Space Shuttle Columbia (Credit: Getty/NASA)
Kennedy Space Center, February 1, 2003
Michael D. Leinbach, Launch Director
Twin sonic booms in rapid succession—one from the space shuttle’s nose and one from its vertical tail—were always the fanfare announcing the arrival of the majestic winged spacecraft. Three minutes and fifteen seconds before landing, as the shuttle glided toward Kennedy Space Center (KSC), the loud and unmistakable double concussion would be heard up and down Florida’s Space Coast. These booms would be our cue to start scanning the skies for our returning spacecraft, descending toward us at high speed in the distance.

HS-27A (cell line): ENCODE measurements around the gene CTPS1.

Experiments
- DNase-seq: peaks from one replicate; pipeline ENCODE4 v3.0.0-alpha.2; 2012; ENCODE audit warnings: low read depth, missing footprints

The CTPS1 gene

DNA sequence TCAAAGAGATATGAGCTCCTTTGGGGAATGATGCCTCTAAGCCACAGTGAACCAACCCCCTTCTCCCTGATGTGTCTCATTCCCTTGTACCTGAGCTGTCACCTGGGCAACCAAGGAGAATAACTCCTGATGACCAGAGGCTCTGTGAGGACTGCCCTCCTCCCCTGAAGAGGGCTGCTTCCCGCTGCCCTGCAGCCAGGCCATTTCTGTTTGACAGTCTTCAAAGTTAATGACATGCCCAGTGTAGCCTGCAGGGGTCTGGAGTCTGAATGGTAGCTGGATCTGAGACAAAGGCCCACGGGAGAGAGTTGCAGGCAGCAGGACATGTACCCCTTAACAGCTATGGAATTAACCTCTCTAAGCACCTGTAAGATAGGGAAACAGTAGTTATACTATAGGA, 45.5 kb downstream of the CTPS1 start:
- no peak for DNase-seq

Columbia and her crew of seven astronauts were coming home from sixteen days in orbit. After six million miles circling the Earth, they had reentered the atmosphere over the Pacific Ocean, crossed the California coast, and then flown over the Desert Southwest and Texas en route to Florida. These last few miles would be her victory lap in front of her astronaut crew members’ families and the KSC personnel who tended her on the ground.
As KSC’s launch director, I was one of the officials who would welcome Columbia home when she landed at 9:16 this cool morning. At 9:12, we listened and waited for …read more
Source:: Salon – Innovation
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